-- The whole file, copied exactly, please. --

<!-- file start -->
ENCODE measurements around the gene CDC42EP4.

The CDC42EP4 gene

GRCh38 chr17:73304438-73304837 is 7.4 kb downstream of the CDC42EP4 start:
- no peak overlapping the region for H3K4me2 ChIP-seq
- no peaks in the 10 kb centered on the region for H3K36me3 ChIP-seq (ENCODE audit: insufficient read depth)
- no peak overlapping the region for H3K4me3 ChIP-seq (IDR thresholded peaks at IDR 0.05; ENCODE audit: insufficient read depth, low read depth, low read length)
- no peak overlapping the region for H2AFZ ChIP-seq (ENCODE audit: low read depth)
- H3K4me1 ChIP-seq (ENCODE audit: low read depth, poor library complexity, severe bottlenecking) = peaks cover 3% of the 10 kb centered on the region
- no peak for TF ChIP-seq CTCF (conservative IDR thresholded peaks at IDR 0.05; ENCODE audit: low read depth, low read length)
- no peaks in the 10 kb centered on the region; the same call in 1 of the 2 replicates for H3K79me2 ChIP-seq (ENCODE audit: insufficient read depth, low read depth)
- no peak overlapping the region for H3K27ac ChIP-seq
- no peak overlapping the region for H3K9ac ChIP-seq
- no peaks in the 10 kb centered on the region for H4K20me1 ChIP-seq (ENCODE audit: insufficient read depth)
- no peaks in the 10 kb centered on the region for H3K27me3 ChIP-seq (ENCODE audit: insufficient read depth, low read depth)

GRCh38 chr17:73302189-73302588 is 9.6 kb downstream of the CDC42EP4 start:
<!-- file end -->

ENCODE measurements around the gene CDC42EP4.

The CDC42EP4 gene

GRCh38 chr17:73304438-73304837 is 7.4 kb downstream of the CDC42EP4 start:
- no peak overlapping the region for H3K4me2 ChIP-seq
- no peaks in the 10 kb centered on the region for H3K36me3 ChIP-seq (ENCODE audit: insufficient read depth)
- no peak overlapping the region for H3K4me3 ChIP-seq (IDR thresholded peaks at IDR 0.05; ENCODE audit: insufficient read depth, low read depth, low read length)
- no peak overlapping the region for H2AFZ ChIP-seq (ENCODE audit: low read depth)
- H3K4me1 ChIP-seq (ENCODE audit: low read depth, poor library complexity, severe bottlenecking) = peaks cover 3% of the 10 kb centered on the region
- no peak for TF ChIP-seq CTCF (conservative IDR thresholded peaks at IDR 0.05; ENCODE audit: low read depth, low read length)
- no peaks in the 10 kb centered on the region; the same call in 1 of the 2 replicates for H3K79me2 ChIP-seq (ENCODE audit: insufficient read depth, low read depth)
- no peak overlapping the region for H3K27ac ChIP-seq
- no peak overlapping the region for H3K9ac ChIP-seq
- no peaks in the 10 kb centered on the region for H4K20me1 ChIP-seq (ENCODE audit: insufficient read depth)
- no peaks in the 10 kb centered on the region for H3K27me3 ChIP-seq (ENCODE audit: insufficient read depth, low read depth)

GRCh38 chr17:73302189-73302588 is 9.6 kb downstream of the CDC42EP4 start: